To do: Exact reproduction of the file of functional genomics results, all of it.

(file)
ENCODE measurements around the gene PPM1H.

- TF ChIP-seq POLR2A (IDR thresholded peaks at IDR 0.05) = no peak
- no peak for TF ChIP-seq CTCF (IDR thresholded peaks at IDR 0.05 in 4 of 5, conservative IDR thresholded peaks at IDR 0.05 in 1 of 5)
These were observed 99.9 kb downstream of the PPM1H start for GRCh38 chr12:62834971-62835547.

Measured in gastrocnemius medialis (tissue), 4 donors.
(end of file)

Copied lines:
ENCODE measurements around the gene PPM1H.

- TF ChIP-seq POLR2A (IDR thresholded peaks at IDR 0.05) = no peak
- no peak for TF ChIP-seq CTCF (IDR thresholded peaks at IDR 0.05 in 4 of 5, conservative IDR thresholded peaks at IDR 0.05 in 1 of 5)
These were observed 99.9 kb downstream of the PPM1H start for GRCh38 chr12:62834971-62835547.

Measured in gastrocnemius medialis (tissue), 4 donors.